Further, do the same reviewers view the original and the revised version of a game after an AO rating is received? How frequently do you use more than your minimum of three reviewers when evaluating a game? Are three reviewers adequate for the more violent games? How often do your reviewers disagree in their initial ratings and how frequently is the final rating a majority opinion rather than a consensus?
In sum, we ask your consideration of whether it is time to review the robustness, reliability and repeatability of your ratings process, particularly for this genre of "ultra-violent" video games and the advances in game controllers. We have consistently urged parents to pay attention to the ESRB rating system. We must ensure that parents can rely on the consistency and accuracy of those ratings.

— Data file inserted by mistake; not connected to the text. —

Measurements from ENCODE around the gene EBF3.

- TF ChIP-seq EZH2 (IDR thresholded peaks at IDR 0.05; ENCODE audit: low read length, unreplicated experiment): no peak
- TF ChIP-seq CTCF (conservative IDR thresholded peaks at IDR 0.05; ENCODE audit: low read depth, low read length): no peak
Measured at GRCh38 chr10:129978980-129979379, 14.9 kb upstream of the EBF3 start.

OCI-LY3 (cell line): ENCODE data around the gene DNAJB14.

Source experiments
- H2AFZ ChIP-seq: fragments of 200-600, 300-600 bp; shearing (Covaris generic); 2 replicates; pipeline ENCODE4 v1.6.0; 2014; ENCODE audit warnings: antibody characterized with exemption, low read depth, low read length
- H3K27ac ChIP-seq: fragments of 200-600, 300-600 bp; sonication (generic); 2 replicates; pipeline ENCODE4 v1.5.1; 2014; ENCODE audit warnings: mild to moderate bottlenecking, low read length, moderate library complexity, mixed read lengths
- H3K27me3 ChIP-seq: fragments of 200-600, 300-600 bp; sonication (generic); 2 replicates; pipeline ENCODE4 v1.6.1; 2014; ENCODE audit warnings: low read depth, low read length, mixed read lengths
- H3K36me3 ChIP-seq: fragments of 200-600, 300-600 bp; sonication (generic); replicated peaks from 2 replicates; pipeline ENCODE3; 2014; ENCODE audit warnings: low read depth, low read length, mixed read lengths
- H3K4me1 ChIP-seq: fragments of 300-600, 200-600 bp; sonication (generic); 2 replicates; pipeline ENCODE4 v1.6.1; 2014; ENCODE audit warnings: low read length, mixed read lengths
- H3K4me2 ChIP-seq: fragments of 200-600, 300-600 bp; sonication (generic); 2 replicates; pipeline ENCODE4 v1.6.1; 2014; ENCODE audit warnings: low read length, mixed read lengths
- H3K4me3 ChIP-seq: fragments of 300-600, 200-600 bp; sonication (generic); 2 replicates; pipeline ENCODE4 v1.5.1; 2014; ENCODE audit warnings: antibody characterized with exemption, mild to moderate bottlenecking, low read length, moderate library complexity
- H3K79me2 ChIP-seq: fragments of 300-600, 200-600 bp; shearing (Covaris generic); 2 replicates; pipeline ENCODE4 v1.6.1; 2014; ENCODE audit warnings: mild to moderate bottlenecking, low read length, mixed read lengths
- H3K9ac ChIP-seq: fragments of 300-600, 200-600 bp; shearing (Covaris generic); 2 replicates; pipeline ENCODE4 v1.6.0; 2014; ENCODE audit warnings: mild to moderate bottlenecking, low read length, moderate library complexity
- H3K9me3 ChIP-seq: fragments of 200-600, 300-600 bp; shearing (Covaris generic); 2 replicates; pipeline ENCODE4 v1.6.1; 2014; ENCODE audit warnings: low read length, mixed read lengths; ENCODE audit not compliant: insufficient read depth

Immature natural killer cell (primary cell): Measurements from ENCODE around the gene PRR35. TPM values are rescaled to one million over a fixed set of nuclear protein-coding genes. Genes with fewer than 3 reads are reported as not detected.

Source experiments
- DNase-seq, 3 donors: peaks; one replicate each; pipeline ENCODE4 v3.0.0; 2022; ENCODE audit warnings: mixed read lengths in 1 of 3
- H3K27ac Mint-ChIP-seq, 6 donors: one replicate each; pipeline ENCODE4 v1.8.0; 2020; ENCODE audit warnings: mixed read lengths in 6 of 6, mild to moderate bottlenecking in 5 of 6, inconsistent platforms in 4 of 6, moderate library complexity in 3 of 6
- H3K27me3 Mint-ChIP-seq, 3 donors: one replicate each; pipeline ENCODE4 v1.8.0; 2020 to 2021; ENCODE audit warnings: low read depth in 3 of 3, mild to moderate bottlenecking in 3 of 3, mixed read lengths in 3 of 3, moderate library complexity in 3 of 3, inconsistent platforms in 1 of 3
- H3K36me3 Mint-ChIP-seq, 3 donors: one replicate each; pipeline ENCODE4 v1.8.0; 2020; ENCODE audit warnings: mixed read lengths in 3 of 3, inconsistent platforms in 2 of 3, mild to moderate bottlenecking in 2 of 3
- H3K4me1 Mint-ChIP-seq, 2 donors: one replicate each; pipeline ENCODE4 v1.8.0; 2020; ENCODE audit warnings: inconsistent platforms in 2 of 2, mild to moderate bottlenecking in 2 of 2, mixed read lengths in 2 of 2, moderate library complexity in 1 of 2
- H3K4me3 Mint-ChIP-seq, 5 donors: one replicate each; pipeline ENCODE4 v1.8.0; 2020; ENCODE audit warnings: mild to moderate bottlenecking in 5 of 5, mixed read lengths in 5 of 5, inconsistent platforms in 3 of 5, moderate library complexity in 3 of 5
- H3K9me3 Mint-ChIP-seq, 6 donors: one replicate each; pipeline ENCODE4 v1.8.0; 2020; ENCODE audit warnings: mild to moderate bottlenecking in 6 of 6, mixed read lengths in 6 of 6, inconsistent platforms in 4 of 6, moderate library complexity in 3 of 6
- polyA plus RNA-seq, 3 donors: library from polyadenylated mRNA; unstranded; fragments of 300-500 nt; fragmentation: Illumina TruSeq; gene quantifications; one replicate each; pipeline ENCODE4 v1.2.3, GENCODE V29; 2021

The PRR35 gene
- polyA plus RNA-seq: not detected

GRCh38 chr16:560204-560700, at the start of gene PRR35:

Thank you for your attention to this matter.
Joseph I. Lieberman
Hillary Rodham Clinton
What do you think?